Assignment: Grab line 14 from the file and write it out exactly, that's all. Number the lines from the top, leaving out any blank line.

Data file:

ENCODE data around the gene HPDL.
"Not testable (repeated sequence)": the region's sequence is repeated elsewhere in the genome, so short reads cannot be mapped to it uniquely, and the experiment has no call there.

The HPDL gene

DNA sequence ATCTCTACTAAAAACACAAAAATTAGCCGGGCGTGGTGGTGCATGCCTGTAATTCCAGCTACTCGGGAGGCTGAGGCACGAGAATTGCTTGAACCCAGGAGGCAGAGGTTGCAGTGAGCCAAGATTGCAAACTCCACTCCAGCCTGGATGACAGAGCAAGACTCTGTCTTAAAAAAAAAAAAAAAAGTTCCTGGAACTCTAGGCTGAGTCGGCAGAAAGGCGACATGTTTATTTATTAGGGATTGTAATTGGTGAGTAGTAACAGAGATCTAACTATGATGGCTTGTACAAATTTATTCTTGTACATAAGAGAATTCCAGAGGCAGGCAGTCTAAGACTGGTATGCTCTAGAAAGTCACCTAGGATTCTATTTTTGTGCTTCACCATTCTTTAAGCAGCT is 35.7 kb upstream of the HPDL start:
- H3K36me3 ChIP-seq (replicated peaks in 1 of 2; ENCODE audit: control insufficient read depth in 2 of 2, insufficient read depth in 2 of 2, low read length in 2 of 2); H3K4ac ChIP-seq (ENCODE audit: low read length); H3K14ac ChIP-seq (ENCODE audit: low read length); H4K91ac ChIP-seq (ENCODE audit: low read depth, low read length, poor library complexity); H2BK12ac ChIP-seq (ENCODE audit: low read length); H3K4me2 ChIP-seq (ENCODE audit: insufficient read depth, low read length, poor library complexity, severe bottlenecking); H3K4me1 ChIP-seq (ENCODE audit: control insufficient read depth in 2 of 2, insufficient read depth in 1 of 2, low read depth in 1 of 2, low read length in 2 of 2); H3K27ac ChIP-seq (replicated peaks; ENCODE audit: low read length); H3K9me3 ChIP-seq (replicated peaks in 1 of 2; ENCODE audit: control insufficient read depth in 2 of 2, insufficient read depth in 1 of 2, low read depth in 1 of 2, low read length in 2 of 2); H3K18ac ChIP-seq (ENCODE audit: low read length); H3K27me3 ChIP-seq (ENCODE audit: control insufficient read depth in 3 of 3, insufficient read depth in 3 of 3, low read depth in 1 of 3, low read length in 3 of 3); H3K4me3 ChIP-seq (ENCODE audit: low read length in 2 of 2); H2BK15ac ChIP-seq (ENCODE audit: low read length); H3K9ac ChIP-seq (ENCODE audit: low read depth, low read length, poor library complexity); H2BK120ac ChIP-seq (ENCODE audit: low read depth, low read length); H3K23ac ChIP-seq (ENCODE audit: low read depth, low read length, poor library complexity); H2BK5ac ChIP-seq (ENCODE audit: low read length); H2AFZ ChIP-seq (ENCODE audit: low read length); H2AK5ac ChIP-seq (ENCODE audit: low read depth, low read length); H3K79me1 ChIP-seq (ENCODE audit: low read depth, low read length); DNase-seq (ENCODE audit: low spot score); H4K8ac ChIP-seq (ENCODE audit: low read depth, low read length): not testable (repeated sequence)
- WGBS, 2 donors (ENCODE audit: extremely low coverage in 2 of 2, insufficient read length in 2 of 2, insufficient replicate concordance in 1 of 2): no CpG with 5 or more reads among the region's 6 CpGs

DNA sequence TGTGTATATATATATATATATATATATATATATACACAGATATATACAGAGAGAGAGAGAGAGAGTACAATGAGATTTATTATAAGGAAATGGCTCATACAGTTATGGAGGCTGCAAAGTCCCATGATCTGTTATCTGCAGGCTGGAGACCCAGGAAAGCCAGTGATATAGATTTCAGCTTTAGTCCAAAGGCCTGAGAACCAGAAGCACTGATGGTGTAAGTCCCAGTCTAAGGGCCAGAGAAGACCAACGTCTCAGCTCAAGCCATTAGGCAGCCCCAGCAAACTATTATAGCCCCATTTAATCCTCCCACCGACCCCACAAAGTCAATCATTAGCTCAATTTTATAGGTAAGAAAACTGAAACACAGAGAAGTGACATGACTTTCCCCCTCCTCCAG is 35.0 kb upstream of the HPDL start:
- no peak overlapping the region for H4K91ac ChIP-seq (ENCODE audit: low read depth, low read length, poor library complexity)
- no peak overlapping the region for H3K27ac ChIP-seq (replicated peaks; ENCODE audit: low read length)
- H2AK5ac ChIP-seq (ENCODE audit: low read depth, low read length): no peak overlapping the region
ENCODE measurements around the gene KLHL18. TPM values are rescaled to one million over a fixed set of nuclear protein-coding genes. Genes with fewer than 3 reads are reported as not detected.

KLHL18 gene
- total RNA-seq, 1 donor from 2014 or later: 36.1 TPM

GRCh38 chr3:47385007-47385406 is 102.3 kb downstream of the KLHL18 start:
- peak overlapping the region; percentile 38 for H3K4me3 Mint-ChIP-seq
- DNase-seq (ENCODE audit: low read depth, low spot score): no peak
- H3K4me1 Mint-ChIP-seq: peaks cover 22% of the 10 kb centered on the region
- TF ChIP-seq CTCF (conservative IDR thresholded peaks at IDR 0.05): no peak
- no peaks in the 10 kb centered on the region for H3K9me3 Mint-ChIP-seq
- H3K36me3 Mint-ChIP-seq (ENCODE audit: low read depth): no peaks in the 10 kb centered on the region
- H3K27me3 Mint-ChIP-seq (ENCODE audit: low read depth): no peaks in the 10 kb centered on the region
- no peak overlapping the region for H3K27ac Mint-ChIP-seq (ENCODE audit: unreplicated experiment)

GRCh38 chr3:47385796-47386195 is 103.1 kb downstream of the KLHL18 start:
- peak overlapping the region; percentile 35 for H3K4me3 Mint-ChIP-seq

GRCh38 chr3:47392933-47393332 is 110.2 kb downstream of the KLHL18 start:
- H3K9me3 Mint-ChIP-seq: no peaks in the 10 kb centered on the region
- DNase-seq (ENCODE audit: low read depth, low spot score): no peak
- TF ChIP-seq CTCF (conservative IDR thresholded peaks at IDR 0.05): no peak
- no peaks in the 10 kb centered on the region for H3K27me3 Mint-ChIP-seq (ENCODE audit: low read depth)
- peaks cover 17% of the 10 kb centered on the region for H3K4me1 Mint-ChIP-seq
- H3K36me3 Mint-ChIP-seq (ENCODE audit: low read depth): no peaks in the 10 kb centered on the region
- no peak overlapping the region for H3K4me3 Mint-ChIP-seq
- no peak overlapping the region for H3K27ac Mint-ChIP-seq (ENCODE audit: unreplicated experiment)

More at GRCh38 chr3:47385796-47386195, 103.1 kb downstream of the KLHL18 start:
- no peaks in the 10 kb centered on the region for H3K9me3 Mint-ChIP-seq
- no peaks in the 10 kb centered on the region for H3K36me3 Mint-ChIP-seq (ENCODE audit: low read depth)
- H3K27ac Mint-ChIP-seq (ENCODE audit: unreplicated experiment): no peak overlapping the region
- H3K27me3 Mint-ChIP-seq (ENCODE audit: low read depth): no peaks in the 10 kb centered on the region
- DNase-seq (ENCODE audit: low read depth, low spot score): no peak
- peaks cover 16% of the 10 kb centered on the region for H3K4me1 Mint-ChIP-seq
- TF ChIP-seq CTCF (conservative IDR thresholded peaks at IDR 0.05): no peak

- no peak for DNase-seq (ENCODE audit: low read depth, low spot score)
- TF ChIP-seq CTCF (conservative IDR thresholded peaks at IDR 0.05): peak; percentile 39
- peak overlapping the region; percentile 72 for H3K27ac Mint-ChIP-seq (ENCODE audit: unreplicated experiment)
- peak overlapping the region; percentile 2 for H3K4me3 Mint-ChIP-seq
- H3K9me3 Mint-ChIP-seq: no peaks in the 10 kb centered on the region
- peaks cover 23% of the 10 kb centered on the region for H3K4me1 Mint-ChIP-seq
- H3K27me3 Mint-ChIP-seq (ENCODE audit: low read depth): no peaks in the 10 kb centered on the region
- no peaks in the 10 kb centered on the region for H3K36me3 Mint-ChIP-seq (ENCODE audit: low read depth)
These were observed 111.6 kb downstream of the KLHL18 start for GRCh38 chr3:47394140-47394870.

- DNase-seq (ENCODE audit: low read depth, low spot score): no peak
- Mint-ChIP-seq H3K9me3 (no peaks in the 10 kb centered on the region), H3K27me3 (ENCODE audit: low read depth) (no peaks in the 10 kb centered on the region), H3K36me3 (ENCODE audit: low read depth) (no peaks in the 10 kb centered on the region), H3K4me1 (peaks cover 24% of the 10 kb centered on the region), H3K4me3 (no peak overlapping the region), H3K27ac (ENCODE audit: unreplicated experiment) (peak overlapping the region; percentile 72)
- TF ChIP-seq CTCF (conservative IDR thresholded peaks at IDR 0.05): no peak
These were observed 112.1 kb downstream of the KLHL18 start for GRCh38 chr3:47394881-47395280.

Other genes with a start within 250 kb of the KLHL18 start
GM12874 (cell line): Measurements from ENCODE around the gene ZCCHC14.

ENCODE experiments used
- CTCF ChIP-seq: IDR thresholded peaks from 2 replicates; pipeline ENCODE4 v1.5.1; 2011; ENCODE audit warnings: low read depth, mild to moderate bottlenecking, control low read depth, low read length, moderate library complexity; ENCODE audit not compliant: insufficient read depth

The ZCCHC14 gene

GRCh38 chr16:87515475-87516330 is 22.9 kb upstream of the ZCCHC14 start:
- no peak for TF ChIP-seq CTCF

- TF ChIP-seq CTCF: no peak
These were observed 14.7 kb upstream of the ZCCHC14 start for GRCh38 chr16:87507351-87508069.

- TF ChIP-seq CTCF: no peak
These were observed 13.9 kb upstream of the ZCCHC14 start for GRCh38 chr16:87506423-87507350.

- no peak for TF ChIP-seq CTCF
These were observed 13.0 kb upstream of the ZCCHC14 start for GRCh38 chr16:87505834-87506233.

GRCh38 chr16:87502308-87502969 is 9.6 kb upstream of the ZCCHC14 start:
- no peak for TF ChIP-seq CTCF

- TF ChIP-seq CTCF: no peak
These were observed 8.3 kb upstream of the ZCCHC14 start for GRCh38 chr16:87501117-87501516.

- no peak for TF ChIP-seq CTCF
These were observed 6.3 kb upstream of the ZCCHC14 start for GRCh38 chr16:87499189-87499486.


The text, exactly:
GRCh38 chr3:47385007-47385406 is 102.3 kb downstream of the KLHL18 start: